Posts Tagged ‘gravitational theory’

21 Noise

Wednesday, November 10th, 2010

The first clue that the aether might be ‘noisy’, even dominated by noise, is in the question of light detection. Light spreads out in the manner of a wave, and this means that very little of the emitted energy is available for detection at any point. Current theory accepts, incorrectly as it appears, that all the emitted energy arrives at a single reception event. Since it considers any existence between emission and detection as more mathematical than real, it talks about this detection as the ‘collapse of the wavefunction’, and the destruction of a photon. The new model does not support any of this. Unphysical talk about light sounds like nonsense because it is nonsense. (more…)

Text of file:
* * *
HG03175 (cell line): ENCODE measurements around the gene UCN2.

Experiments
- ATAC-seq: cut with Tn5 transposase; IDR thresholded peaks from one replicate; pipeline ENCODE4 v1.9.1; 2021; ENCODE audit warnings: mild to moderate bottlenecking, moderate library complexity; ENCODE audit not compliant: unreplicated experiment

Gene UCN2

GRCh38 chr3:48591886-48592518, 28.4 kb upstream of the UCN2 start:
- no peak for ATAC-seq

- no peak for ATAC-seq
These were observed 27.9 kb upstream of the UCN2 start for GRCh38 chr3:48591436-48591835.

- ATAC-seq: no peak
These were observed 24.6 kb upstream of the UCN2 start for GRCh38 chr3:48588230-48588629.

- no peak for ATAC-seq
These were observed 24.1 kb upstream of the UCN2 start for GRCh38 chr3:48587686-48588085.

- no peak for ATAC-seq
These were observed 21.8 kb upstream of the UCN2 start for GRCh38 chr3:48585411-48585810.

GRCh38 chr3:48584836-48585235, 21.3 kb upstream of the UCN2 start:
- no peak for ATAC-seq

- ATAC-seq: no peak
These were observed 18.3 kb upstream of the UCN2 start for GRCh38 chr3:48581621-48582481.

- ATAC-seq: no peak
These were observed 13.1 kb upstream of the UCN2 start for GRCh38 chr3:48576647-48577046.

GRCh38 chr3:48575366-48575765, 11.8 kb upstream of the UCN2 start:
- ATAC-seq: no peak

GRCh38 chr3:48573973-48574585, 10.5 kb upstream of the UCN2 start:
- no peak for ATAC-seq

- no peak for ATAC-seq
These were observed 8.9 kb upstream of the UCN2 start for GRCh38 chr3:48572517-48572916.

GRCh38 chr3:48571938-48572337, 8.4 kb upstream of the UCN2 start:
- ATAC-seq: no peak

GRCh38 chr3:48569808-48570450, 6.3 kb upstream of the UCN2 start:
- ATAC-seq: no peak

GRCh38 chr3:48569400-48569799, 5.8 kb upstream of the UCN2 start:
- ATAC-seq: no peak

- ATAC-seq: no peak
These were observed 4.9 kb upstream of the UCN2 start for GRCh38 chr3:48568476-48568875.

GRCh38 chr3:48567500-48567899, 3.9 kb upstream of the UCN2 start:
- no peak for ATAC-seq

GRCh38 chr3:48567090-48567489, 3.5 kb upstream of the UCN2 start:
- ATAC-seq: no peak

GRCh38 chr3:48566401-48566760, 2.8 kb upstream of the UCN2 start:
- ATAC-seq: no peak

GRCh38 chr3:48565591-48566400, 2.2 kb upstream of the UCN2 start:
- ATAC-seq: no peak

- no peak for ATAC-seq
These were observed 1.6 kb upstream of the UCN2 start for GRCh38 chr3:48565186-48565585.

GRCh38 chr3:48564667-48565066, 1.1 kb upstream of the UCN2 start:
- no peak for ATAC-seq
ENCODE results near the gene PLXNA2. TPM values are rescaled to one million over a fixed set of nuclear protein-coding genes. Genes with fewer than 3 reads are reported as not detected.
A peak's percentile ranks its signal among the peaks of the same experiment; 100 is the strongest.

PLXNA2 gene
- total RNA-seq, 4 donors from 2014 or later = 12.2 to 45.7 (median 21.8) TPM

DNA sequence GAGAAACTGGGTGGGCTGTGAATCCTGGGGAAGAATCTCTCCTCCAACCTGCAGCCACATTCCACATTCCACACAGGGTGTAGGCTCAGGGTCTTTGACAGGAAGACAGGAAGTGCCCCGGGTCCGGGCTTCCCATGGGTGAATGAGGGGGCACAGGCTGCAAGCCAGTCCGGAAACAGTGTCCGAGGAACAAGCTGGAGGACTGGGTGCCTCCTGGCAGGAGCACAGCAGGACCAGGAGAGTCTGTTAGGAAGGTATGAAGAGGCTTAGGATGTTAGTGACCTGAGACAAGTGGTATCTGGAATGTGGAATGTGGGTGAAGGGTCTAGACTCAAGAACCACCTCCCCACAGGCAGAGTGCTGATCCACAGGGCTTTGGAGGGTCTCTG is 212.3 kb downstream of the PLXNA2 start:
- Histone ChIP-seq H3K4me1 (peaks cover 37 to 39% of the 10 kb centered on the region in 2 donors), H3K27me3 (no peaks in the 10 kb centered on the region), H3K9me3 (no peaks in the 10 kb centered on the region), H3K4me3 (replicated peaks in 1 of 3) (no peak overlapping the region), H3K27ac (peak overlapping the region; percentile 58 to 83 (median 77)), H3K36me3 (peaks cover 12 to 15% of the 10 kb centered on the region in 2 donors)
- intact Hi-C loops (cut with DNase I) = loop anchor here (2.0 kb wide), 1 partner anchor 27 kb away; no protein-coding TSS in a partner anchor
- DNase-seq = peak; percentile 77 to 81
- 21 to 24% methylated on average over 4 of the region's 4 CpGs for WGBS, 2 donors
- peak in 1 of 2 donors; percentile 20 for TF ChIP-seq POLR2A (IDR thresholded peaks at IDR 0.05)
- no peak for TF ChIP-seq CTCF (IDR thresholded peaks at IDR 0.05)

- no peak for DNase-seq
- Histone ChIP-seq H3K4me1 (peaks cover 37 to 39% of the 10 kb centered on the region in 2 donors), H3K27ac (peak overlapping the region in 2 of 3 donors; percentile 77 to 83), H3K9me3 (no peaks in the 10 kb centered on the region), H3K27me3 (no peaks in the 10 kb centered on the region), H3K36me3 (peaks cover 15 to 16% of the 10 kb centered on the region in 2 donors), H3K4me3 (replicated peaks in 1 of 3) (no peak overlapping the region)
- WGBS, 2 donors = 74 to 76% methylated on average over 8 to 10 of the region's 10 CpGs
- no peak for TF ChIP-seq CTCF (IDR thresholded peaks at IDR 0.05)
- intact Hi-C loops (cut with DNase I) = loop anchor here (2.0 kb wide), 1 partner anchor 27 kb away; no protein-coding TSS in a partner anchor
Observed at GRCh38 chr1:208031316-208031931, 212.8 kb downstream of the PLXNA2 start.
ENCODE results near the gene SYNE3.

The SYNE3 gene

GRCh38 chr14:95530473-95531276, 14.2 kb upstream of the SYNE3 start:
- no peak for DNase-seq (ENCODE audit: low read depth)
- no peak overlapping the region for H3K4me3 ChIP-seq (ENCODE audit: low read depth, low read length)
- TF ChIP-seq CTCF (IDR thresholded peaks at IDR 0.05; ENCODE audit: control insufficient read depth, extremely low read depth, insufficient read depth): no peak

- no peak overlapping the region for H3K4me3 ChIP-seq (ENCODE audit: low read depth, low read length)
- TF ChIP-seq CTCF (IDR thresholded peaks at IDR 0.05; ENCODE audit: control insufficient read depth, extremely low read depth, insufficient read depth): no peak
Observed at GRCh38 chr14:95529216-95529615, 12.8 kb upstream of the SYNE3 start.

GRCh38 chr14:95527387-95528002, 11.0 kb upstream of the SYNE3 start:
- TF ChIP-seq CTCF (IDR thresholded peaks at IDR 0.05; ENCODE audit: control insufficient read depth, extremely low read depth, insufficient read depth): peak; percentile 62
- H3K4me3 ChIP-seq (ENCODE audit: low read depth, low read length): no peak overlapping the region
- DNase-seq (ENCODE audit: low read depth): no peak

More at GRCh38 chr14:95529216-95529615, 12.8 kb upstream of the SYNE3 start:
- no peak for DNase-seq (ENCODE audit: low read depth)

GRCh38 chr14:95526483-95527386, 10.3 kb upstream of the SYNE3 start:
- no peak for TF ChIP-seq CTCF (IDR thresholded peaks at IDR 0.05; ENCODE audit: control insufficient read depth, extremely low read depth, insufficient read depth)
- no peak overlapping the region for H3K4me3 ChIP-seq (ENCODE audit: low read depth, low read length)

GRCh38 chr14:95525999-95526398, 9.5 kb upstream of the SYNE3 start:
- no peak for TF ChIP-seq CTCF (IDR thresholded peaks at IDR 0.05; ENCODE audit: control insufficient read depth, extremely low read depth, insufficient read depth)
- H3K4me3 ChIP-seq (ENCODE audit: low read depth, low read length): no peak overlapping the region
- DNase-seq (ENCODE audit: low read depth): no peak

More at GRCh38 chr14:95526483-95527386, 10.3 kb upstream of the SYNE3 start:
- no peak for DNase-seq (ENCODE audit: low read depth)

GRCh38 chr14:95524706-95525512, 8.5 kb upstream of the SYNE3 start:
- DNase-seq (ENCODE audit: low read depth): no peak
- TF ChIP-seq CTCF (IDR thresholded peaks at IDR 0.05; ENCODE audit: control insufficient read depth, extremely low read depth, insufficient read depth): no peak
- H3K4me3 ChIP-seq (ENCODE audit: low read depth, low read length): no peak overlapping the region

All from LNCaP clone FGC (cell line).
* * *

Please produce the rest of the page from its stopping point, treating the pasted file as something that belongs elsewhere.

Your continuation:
8 The fall of physics: gravitational theory

Monday, April 19th, 2010

After false starts in 1911 and 1914, Einstein in 1915 rushed out a short paper giving him priority over Hilbert on the highly mathematical ‘general relativity’, and expanded on it in the following year[i]. Minkowski[ii] in 1909 had identified that a relativity theory required a relativistic approach to measurements, encapsulated in a ‘metric’, and general relativity provided a metrical structure for gravitational phenomena based upon a highly generalised mathematical form created for multi-dimensional topology by Bernhard Riemann. It is the detail of a metric that determines whether or not it will work, and this was provided by Karl Schwarzschild in a letter to Einstein in December 1915.

A key point is that this theory, while metrical, is not relativistic in the sense emphasised earlier by Einstein and Poincaré. Kenyon (1990), in a much-used textbook, put it as follows: (more…)